How to Clean Antique Lace (and Other Delicate Fibers)
I was recently gifted with a very large bag of antique lace. There are pieces of intricate tatting, lace hems, metallic lace made with the tiniest gauge of copper wire, ecru pieces, and also crochet and knit lace. I was having a lot of fun going through the bag, and I discovered that many of the pieces really needed to be cleaned before they began to deteriorate.
Bleach is hazardous to lace because the harsh chemicals eat away at the fibers while they whiten them. It contains hydrochloric acid, which reacts with the molecular structure of a stain and destroys it. But bleach doesn’t discriminate between the stain and the fiber. When it oxidizes, it eats away at both. For many antique fabrics and fibers, this chemical reaction means that they will turn a deep yellow color, which is often times irreversible.
A lemon juice and salt mixture is another commonly used stain-fighter. Usually someone who recommends lemon juice and salt tells you to rub the juice and salt into the stain, and then set it out in the sun to brighten. Yes, it will work nicely on rust stains for some colorfast fabrics that you don’t care too much about. With an antique fiber, the lemon juice acid and the salt will keep eating away at the garment if it is not all completely washed away. Plus, vigorously rubbing lace in any way, especially when it is wet, will tear its tiny connecting threads.
Sunlight can be a good whitening agent, but think of what sunlight does to fabrics left outside for a long time. Exposure to ultra-violet rays breaks down chemical compounds, and even though it looks like the stains, smells and yellowing is the only thing breaking down, the fibers are slowly falling apart as well. Baking antique lace in the sun until it turns white is not the best idea for something that you are planning on saving or passing down.
Detergent and dish soap are two other common cleaners, but both of them can strip dye colors and weaken fibers. The softeners and fragrances that stay behind can be oily and deteriorate delicate laces.
The best solution for cleaning antique lace and other fragile fibers such as vintage quilts, antique or vintage clothing, and tablecloths or other home goods, is Orvus Quilt Soap. Quilters and professional lace restorationists swear by it.
Essentially, Orvus works by make water “more wet”. It allows water to connect with the fibers so that the oils and dirt lift and separate. It does not work as quickly as most other cleaners, and often times you will have to soak an item for several hours, and rinse and repeat until it is clean.
These were the lace pieces that I chose to soak. I did end up switching one of them out after taking this photo, because I realized I had a pair of lace cuffs that matched the large collar piece on the bottom of this image. I saved one of them and set it aside so that I would have a good “before and after” for comparison.
All that you need to clean small pieces of lace is a large glass or enamel coated bowl, hot water (around 115 degrees) and your lace.
When lace gets wet, it is extremely sensitive to weight. Pulling it up out of the water could result in tearing. If your lace is particularly delicate, then you should baste it between two layers of white mesh. When you baste the lace, be sure to use a white or ivory colored thread, to ensure that the thread does not bleed any dye in the hot water. Be careful not to put your needle thru any of the lace threads and break them. If you are washing a very large item, such as a tablecloth, then I would recommend that you read this article, which outlines basting the tablecloth to a large cotton sheet before soaking it. For small and strong pieces though, you should be okay to clean them without basting them.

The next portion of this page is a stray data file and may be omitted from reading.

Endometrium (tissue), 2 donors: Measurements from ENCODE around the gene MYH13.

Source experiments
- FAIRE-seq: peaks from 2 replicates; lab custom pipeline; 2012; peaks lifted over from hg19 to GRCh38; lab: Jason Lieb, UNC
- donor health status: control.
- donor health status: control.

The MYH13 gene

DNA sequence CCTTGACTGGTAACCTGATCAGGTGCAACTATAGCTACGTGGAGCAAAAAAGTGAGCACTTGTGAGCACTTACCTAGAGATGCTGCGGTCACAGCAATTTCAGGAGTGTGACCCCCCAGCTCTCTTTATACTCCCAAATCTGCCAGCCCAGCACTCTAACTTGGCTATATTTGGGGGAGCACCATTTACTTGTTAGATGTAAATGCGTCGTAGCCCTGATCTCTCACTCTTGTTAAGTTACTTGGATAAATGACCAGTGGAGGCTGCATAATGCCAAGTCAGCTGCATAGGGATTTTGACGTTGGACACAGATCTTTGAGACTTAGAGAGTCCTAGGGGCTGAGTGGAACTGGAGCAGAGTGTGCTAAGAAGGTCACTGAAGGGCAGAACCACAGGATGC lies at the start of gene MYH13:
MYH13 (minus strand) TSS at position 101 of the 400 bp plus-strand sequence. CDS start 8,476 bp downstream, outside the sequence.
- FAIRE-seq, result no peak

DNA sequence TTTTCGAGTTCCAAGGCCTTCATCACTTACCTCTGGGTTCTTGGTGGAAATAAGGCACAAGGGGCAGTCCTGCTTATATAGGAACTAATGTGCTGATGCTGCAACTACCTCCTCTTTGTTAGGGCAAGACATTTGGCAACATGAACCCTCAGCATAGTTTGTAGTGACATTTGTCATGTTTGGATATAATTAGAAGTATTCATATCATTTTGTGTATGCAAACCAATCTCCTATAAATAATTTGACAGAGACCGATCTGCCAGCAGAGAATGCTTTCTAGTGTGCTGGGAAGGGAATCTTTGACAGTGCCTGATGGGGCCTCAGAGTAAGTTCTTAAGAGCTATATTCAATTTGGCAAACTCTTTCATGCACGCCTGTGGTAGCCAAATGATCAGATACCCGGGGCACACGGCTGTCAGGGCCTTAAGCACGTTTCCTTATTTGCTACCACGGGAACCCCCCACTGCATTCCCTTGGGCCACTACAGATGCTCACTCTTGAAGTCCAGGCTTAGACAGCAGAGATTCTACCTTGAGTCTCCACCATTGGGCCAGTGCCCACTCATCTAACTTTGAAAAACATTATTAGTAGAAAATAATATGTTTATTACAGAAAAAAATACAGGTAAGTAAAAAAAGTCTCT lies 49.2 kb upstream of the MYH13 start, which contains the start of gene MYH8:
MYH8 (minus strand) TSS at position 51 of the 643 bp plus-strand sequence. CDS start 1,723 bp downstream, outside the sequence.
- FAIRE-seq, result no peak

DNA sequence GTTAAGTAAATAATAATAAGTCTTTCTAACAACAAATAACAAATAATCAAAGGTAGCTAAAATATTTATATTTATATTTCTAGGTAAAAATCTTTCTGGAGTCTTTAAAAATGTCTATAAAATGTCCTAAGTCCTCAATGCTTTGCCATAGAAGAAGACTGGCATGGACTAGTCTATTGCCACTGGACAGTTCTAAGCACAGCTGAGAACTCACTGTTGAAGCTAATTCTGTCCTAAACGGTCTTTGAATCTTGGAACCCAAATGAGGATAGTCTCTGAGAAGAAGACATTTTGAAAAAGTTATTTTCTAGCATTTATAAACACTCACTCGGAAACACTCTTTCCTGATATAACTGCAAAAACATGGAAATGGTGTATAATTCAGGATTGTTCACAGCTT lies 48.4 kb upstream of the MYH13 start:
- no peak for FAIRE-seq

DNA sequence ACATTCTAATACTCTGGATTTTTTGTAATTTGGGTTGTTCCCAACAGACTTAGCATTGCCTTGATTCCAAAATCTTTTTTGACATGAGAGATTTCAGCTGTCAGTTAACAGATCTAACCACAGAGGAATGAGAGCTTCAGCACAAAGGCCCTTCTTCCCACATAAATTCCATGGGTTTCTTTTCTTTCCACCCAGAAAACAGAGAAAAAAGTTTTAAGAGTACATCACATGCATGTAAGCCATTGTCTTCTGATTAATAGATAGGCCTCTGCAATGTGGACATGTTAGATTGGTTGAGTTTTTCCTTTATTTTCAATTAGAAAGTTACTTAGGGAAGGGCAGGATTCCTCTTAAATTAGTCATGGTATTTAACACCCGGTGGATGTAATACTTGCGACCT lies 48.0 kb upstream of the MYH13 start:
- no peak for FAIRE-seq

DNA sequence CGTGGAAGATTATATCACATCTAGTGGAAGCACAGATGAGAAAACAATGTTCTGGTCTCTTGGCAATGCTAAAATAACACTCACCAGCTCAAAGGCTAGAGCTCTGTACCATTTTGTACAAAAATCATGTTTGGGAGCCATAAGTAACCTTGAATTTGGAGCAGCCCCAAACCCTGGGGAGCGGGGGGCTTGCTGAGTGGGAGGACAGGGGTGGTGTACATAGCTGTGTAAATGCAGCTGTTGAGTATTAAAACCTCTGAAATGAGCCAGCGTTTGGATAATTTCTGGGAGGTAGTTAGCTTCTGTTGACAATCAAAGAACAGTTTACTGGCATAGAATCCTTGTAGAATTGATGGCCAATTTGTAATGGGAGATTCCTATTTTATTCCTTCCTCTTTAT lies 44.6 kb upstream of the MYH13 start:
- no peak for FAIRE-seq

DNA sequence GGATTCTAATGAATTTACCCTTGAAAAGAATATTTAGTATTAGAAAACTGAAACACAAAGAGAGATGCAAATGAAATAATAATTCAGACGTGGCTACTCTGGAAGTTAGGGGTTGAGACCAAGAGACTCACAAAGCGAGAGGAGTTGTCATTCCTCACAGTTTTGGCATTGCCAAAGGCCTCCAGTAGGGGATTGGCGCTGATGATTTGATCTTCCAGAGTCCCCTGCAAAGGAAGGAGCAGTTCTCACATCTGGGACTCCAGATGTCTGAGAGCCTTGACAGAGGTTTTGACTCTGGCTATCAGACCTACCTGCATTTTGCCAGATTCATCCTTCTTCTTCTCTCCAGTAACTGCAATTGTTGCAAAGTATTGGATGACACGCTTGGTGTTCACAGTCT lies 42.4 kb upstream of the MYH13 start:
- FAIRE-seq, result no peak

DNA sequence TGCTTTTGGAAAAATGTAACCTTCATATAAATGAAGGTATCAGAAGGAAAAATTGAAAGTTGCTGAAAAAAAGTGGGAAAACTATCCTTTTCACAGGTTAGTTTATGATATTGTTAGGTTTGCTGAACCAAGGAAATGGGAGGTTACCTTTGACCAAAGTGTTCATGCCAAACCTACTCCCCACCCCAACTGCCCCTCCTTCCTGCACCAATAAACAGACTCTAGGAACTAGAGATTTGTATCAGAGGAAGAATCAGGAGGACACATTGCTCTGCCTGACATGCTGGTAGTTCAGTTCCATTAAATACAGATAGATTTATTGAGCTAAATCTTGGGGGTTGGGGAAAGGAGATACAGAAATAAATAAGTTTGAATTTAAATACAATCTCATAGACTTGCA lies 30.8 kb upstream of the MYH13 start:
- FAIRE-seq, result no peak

Fill the large bowl with one teaspoon of well-mixed Orvus paste and at least a gallon of the hot water. Gently lower your lace into the bowl, being careful to not agitate the water.
Allow the lace to soak for at least 45 minutes. Once the time is up, place the bowl in the sink. Turn on the faucet, and using warm water, let it slowly run into the bowl and spill over the edges until the water around the lace is clear. This step may take a very long time. I sometimes hurry this up by holding my hand against the lace (softly) and pouring most of the water out of the bowl before letting it fill up again and again. The color of the water usually reminds me of a strong cup of tea.
Once the water is clear, lay the lace out on a clean white towel and let it air dry. Carefully block the shape of the lace on the towel, so that it assumes its previous shape. Make sure that no corners are folded under or stretched out.
This is what my lace looked like after soaking it two times. After it soaks, it will look a bit grey and dingy, but it dries to become whiter than it appears on the white towel. I soaked it two additional times after taking the above photo. The photo below, on the towel, is the color of my lace after soaking it a fourth time.
Once the lace was dry, it was considerably whiter. The collar on the top left has quite a bit of acid burn on it. It was probably never cleaned after being removed from the neck of a garment, so the body oils have continued to eat away at and discolor the fibers for many years. I will either soak it some more, or dye it a different color all together.
Here is a comparison of the two lace cuffs to show you how dirty they were before soaking.
I’d say that’s quite an improvement!